It seems like someone at McDonald’s headquarters fell asleep. An ad for the fast food chain that was supposed to be funny was insulting to the people who live in Far Rockaway. The McDonald’s poster on the A train suggests riders should drink the chain’s iced coffee or risk “falling asleep and ending up in Far Rockaway.”

The ad shows a hand wrapped around a McDonald’s iced coffee making a toast with the words “To not falling asleep and ending up in Far Rockaway” with smaller text in parentheses saying “unless, of course, you live there.”

Did it not occur to the geniuses on Madison Avenue that lots of people are proud to live in Far Rockaway?

City Councilman James Sanders is steamed.

“I can assure the marketing boys over at McDonald’s that most people don’t wind up in the Rockaways by accident,” Sanders said in a statement. “They come for the beauty, serenity and entertainment that our peninsula offers, especially in the hot summer months when our beaches are overrun with visitors from Manhattan who flock to our shores.”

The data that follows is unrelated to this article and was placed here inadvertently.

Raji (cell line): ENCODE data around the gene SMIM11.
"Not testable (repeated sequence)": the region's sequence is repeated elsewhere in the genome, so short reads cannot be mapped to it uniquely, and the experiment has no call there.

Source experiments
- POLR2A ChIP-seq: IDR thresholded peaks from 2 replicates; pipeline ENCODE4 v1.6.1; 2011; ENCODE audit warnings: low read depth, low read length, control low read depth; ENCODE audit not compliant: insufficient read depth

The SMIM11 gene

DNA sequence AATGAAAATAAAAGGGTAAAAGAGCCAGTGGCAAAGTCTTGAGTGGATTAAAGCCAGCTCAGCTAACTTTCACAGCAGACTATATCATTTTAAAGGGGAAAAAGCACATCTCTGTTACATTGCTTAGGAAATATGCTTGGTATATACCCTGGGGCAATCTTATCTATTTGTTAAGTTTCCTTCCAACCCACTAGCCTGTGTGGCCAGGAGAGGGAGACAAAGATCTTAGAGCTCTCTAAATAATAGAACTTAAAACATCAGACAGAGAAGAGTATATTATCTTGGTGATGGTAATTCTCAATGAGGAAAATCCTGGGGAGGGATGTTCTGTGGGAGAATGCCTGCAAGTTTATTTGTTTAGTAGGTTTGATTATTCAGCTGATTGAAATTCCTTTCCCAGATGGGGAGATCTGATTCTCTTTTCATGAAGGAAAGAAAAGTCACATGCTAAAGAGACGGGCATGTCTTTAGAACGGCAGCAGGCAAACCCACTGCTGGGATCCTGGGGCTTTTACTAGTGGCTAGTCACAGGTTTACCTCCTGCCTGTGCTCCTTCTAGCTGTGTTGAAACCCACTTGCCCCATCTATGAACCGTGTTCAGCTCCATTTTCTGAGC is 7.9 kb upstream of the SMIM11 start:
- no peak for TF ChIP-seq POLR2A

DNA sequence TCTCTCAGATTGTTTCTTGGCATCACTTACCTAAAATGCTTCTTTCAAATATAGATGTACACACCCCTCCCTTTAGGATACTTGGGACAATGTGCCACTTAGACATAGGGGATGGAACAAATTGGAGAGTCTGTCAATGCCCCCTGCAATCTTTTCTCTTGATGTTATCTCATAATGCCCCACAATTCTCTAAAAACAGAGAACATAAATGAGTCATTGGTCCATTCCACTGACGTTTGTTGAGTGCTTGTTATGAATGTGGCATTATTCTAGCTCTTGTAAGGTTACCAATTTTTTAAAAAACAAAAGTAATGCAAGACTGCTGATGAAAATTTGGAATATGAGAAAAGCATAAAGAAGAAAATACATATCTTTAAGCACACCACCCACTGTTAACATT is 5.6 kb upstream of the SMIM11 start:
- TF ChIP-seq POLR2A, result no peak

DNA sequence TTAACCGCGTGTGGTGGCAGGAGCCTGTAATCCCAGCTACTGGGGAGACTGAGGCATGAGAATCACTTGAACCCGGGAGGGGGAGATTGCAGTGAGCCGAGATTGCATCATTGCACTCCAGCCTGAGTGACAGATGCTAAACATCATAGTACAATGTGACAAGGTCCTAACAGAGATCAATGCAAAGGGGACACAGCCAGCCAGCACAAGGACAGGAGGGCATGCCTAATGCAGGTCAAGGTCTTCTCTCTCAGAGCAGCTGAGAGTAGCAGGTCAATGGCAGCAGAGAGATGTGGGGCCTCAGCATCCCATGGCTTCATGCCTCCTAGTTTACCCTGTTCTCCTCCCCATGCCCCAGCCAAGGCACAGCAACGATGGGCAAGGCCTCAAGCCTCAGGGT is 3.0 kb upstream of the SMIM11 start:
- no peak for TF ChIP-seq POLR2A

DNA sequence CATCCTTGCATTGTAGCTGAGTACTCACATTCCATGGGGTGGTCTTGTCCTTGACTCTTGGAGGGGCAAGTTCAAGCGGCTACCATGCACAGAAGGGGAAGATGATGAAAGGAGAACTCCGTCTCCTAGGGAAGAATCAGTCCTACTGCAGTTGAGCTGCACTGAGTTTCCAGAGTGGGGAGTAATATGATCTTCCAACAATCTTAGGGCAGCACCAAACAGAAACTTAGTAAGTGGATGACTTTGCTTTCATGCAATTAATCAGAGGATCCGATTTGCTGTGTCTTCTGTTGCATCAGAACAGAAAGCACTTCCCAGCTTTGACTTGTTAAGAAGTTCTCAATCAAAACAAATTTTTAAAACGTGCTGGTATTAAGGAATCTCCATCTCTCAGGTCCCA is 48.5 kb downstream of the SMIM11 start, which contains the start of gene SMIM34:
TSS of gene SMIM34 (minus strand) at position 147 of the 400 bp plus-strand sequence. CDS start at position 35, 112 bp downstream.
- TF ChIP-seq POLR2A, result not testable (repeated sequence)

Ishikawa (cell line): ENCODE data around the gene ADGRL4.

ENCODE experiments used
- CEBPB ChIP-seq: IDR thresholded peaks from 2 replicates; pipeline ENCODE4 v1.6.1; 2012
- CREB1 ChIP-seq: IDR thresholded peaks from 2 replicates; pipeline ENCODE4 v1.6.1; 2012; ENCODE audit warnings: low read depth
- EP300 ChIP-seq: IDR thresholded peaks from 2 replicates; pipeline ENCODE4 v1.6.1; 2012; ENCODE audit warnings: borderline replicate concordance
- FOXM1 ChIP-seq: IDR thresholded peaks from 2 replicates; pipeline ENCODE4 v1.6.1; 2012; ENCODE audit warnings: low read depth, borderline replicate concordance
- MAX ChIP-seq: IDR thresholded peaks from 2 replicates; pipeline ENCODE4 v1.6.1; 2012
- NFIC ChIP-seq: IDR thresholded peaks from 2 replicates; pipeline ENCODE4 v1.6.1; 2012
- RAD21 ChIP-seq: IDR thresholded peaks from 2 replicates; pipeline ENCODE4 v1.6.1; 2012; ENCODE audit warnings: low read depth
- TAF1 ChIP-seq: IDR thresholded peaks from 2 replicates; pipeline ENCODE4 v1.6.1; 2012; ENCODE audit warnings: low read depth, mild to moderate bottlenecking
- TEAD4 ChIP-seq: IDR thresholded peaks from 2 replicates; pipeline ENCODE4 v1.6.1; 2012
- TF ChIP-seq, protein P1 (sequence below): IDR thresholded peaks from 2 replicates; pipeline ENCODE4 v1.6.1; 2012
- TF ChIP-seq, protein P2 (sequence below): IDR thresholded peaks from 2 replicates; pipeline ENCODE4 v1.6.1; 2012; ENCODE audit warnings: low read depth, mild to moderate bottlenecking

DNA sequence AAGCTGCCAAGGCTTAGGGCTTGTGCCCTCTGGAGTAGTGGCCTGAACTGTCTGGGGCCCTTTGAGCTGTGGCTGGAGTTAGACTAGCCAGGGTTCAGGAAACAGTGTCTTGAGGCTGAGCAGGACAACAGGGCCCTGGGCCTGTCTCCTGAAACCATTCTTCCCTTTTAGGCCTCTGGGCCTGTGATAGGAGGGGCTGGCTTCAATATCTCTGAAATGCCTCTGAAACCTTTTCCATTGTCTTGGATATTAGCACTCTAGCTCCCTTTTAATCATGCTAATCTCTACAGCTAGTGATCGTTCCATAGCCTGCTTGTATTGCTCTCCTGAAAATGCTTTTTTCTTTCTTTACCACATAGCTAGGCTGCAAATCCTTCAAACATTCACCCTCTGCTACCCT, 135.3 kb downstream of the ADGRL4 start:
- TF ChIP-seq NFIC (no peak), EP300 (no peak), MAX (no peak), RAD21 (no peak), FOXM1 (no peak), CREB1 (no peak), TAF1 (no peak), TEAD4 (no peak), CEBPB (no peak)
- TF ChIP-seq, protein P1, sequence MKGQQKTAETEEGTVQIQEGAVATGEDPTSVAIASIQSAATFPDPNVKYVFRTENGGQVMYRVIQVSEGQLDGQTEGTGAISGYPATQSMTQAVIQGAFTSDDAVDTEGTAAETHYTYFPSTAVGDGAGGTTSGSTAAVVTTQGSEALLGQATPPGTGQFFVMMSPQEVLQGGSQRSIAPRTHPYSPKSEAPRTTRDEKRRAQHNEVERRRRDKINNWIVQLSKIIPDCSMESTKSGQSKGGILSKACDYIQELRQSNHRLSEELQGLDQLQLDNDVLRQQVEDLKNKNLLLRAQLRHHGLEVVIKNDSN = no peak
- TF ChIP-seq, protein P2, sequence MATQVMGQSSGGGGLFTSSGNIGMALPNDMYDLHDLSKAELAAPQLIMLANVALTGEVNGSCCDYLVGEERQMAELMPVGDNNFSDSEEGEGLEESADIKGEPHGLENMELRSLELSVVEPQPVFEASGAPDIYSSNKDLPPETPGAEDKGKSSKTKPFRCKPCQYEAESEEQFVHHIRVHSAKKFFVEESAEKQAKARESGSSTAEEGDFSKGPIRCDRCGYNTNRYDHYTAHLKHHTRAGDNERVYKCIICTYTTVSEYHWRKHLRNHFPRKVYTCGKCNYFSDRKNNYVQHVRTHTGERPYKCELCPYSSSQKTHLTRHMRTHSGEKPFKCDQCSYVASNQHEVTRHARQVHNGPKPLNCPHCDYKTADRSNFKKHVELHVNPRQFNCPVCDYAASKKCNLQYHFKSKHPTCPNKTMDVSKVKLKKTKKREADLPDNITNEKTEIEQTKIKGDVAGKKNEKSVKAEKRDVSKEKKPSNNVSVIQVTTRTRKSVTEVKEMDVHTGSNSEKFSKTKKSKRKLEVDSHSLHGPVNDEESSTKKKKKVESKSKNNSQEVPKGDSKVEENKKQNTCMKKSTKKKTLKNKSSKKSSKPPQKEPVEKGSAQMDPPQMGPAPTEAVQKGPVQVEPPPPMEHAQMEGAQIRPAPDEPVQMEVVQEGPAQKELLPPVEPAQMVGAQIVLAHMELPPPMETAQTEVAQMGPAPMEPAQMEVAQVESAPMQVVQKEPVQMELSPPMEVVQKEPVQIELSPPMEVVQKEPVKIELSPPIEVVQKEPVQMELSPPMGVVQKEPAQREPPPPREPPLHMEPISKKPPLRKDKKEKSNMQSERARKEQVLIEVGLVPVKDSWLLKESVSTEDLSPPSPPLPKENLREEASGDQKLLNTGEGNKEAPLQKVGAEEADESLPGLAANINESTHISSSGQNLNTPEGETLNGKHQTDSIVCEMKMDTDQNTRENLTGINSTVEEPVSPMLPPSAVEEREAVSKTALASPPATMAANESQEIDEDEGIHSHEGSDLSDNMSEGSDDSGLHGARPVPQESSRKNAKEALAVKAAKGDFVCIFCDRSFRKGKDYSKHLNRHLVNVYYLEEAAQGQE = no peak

And then Sanders suggested the unthinkable. He said he was going to ban Ronald McDonald from the Rockaways.

For kids under 7, those are fighting words.

But Sanders said the ban can be lifted if Ronald “comes out to visit by train and expresses his love for our community.”

“As a loyal patron of mass transit, I ride the trains and buses daily and I encourage Ronald McDonald to ride with me as we cross one of nature’s wonders, Jamaica Bay, and go through the Gateway National Recreation Area to meet some of the best people east of the Rockies,” the councilman said.

But the McDonald’s brass did not seize on the opportunity to turn an embarrassing incident into a public relations opportunity. Even if they did not think the ad was an insult, they could have sent Ronald to Far Rockaway with gifts for a local school. Then, with the press in tow, he could have gone to the beach and said that it was his favorite summer getaway.

Instead, a McDonald’s representative said the company would not take Sanders up on the offer, but it did remove the ad after insisting that no insult was intended.

More from Around New York